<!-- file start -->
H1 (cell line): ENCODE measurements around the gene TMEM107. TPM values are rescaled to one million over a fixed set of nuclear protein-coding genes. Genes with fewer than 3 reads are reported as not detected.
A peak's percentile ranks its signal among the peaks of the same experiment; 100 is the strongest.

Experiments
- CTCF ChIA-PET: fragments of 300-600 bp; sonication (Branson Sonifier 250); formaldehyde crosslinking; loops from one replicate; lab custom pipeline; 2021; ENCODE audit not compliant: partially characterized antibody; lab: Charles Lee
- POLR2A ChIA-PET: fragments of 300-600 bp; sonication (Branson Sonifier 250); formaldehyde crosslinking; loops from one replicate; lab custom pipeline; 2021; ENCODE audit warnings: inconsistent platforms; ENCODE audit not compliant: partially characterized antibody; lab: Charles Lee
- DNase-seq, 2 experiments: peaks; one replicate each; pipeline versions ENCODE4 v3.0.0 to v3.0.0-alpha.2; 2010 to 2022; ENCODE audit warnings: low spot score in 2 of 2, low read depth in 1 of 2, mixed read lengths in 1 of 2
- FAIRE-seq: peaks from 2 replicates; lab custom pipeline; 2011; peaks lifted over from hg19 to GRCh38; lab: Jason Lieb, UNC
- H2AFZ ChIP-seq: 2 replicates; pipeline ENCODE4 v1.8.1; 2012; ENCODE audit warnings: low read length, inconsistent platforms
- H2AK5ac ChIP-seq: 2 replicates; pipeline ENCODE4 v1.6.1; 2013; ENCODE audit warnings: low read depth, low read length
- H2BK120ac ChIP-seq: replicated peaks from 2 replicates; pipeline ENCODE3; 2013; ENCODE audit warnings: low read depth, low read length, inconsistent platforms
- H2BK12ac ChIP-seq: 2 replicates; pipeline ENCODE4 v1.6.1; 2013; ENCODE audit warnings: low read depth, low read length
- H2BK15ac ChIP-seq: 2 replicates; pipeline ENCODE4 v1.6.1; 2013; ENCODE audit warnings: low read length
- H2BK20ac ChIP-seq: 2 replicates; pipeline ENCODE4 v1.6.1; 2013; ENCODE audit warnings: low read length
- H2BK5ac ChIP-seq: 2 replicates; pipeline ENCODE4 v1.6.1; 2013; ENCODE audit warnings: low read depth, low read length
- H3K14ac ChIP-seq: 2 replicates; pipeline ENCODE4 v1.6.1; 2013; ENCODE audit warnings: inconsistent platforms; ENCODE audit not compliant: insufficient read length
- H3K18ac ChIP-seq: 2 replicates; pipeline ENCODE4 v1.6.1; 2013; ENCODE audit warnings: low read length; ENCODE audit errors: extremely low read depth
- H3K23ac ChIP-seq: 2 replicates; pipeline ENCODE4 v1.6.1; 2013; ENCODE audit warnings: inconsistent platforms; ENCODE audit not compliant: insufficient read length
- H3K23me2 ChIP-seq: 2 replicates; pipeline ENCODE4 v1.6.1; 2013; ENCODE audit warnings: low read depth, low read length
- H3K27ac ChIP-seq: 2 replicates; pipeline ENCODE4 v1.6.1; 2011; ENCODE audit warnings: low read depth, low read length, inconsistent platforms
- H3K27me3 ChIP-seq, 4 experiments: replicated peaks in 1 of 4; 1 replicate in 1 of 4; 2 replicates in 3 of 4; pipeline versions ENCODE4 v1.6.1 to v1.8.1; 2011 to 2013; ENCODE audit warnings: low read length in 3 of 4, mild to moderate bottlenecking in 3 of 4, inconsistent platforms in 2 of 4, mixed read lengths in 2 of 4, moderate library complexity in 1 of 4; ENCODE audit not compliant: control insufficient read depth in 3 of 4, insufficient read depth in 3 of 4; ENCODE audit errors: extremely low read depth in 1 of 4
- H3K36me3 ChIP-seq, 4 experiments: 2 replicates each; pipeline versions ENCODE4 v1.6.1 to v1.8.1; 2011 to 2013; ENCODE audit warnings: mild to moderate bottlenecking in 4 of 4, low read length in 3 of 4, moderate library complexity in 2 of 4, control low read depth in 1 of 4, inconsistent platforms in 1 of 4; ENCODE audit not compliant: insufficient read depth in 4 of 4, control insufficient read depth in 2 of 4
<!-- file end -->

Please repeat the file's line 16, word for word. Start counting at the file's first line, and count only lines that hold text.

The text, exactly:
- H3K18ac ChIP-seq: 2 replicates; pipeline ENCODE4 v1.6.1; 2013; ENCODE audit warnings: low read length; ENCODE audit errors: extremely low read depth